Estimated read time: 3-4 minutes
This archived news story is available only for your personal, non-commercial use. Information in the story may be outdated or superseded by additional information. Reading or replaying the story in its archived form does not constitute a republication of the story.
FARMINGTON, Utah (AP) -- Before the jury that convicted him of aggravated murder could decide whether Trovon Donta Ross should be executed, he made a deal to be sentenced to life in prison without parole.
Ross, 30, was convicted Monday in the slaying of his ex-girlfriend, Annalee Christensen. He also was convicted of attempted aggravated murder in the wounding of her boyfriend, Air Force Staff Sgt. James T. May III.
The penalty phase of the trial was set to begin Wednesday, with the jury to decide whether May would be sentenced to execution, life without parole or 20 years to life with possible parole.
Instead the judge cleared the courtroom while Ross talked with his sisters for about 30 minutes and agreed to accept the prison sentence.
The sisters persuaded him to "be alive to have a relationship with him," defense attorney Stephen R. McCaughey said. "Now his (two) kids can have a dad."
Second District Judge Rodney Page brought the jury back and told them what happened.
He then immediately sentenced Ross. In addition to the life sentence for the murder, he was sentenced to five years to life for attempted aggravated murder and zero to five years for failure to respond to police officers in a high-speed chase through Clearfield and Layton.
McCaughey said Ross could not admit to him he was guilty until a few days ago.
"He finally faced up to reality" after hearing all the evidence, McCaughey said.
Steven D. Christensen and Julie Linford, Christensen's parents, spoke to the judge about how the death of their daughter impacted their family.
Jurors and others in the courtroom wept openly as the two described the 23-year-old woman who loved life, loved others, loved to have her mother braid her hair and installed 35 house plants in her father's home.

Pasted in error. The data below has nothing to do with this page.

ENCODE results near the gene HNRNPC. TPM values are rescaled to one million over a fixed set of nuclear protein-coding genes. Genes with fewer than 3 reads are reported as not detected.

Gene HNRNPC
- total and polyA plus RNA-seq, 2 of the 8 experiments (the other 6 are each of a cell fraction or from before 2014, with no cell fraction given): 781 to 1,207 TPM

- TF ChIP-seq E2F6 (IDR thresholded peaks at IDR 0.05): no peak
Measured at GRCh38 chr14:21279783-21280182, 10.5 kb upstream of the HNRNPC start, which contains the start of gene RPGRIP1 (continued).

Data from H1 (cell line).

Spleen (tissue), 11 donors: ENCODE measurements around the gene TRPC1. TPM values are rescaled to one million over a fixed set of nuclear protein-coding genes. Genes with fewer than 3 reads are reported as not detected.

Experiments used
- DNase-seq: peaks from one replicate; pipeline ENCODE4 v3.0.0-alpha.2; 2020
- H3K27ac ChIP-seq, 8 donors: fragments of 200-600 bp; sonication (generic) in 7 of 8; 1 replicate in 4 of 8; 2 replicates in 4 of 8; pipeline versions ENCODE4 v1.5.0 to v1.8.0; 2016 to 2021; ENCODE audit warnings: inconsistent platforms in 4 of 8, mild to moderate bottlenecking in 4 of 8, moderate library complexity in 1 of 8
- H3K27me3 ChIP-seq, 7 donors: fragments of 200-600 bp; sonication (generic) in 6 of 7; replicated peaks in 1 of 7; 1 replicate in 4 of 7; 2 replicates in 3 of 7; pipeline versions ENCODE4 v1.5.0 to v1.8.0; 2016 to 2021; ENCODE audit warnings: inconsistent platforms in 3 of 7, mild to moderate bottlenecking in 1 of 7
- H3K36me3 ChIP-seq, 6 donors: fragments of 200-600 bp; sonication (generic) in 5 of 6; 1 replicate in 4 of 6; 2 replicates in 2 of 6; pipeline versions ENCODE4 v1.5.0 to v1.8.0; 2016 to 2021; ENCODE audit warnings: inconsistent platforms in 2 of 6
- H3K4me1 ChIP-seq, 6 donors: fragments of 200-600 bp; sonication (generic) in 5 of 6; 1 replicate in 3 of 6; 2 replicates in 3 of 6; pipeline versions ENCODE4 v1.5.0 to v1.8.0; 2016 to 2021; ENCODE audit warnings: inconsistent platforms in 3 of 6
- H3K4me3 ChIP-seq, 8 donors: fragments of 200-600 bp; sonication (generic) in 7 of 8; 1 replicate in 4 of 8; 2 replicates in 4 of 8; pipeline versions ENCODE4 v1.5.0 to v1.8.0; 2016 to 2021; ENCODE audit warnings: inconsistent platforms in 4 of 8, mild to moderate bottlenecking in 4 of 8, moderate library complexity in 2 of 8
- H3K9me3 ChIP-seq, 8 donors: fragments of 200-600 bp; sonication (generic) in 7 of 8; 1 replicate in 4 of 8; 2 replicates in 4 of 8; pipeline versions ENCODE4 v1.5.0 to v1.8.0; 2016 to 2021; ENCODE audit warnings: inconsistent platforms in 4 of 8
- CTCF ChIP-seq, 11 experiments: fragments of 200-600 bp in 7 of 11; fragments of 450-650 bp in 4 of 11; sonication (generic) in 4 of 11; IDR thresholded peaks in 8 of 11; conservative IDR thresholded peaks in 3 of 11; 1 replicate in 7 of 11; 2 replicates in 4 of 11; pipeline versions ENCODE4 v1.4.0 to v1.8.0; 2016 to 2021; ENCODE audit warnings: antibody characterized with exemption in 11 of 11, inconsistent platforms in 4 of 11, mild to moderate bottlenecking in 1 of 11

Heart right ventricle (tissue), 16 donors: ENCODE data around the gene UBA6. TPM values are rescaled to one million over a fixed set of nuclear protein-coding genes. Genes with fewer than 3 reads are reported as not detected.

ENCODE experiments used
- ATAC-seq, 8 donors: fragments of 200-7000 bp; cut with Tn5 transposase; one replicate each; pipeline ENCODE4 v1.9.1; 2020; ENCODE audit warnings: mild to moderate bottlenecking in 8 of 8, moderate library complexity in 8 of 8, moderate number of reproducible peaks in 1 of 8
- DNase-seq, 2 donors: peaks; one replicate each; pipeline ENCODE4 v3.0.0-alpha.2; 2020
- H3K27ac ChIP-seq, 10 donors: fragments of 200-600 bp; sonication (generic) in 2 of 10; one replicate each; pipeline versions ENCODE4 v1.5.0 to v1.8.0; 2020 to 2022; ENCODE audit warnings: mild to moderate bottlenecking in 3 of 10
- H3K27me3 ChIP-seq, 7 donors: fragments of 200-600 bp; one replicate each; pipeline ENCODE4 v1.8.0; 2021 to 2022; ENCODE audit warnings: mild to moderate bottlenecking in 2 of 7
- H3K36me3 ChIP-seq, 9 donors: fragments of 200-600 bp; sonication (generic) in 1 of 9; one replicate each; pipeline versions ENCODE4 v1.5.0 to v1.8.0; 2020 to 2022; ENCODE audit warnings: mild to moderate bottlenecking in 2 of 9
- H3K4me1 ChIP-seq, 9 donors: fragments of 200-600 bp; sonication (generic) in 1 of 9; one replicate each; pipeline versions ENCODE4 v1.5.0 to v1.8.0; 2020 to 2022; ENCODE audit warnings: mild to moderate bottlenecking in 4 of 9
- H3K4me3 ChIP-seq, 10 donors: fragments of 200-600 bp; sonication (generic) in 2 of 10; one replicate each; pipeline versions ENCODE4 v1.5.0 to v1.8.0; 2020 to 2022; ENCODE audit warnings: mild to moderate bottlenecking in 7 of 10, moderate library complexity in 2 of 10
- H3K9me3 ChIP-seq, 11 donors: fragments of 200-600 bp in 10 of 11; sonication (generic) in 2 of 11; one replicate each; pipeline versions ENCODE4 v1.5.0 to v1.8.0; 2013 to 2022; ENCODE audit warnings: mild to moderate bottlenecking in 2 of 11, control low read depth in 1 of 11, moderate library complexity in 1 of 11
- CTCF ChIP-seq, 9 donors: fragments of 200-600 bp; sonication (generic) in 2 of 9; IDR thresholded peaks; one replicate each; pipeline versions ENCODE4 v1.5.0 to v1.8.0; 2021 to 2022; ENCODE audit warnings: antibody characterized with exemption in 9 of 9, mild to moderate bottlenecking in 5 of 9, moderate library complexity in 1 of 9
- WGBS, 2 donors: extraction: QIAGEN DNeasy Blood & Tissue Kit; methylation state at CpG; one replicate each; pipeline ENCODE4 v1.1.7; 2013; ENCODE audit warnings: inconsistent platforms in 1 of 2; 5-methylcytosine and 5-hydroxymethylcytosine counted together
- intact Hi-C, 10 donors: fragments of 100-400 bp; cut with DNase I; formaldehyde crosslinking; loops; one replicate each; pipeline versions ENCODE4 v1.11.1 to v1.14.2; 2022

Steven Christensen said he had prepared a statement but it was "strong in favor of the death penalty.
"Trovon brutally assassinated and killed my daughter, then tried to kill J.T. (May)," he said.
He said Ross was a person who had no value for life, but he hopes Ross "can work through his anger as I will."
Ross apologized "for taking the life of Annalee Christensen. I wish I could take it all back. I love her. I was crazy about her. ... She asked me to leave, and I couldn't leave."
He said that when he killed her, "I wanted to take my life that day, but James May was in the doorway and I fired off at him."
The shootings occurred on June 30, 2003, at Annalee Christensen's home in Clinton.
May testified in the trial that that morning, Ross knocked on the door and kept asking the woman about her sex with May. May said that when Ross pushed her toward the bedroom, he tried to flee and was shot.
Steven D. Christensen testified he learned of his daughter's death when Ross called him and said, "I just shot and killed your daughter, Annie. Now I'm on my way to your house to finish the job."
Instead, Ross was captured following the chase.
Annalee Christensen was found dead on her floor. She had been shot in the back of the head, in the neck and in the abdomen. There was a comforter over her.
(Copyright 2004 by The Associated Press. All Rights Reserved.)